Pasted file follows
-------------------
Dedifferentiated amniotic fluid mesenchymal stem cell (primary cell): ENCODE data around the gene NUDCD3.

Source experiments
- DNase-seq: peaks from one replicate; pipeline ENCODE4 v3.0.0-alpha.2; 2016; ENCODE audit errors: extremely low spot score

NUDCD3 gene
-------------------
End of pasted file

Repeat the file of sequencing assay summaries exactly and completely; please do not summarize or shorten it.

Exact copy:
Dedifferentiated amniotic fluid mesenchymal stem cell (primary cell): ENCODE data around the gene NUDCD3.

Source experiments
- DNase-seq: peaks from one replicate; pipeline ENCODE4 v3.0.0-alpha.2; 2016; ENCODE audit errors: extremely low spot score

NUDCD3 gene